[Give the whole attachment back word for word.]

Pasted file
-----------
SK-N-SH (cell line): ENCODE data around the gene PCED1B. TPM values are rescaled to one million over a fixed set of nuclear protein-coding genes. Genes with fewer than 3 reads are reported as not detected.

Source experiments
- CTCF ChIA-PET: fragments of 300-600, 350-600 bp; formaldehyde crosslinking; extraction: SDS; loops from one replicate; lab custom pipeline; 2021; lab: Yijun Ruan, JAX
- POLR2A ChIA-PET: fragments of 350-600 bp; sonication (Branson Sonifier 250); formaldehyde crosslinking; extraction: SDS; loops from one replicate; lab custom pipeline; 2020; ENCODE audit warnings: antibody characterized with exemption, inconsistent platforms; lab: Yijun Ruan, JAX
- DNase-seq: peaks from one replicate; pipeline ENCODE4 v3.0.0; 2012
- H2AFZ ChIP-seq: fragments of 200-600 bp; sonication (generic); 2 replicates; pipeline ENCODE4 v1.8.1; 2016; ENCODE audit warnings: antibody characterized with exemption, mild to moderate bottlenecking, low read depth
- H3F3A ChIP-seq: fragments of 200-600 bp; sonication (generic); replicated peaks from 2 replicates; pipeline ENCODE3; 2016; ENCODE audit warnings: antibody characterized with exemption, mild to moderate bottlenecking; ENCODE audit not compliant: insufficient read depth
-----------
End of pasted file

SK-N-SH (cell line): ENCODE data around the gene PCED1B. TPM values are rescaled to one million over a fixed set of nuclear protein-coding genes. Genes with fewer than 3 reads are reported as not detected.

Source experiments
- CTCF ChIA-PET: fragments of 300-600, 350-600 bp; formaldehyde crosslinking; extraction: SDS; loops from one replicate; lab custom pipeline; 2021; lab: Yijun Ruan, JAX
- POLR2A ChIA-PET: fragments of 350-600 bp; sonication (Branson Sonifier 250); formaldehyde crosslinking; extraction: SDS; loops from one replicate; lab custom pipeline; 2020; ENCODE audit warnings: antibody characterized with exemption, inconsistent platforms; lab: Yijun Ruan, JAX
- DNase-seq: peaks from one replicate; pipeline ENCODE4 v3.0.0; 2012
- H2AFZ ChIP-seq: fragments of 200-600 bp; sonication (generic); 2 replicates; pipeline ENCODE4 v1.8.1; 2016; ENCODE audit warnings: antibody characterized with exemption, mild to moderate bottlenecking, low read depth
- H3F3A ChIP-seq: fragments of 200-600 bp; sonication (generic); replicated peaks from 2 replicates; pipeline ENCODE3; 2016; ENCODE audit warnings: antibody characterized with exemption, mild to moderate bottlenecking; ENCODE audit not compliant: insufficient read depth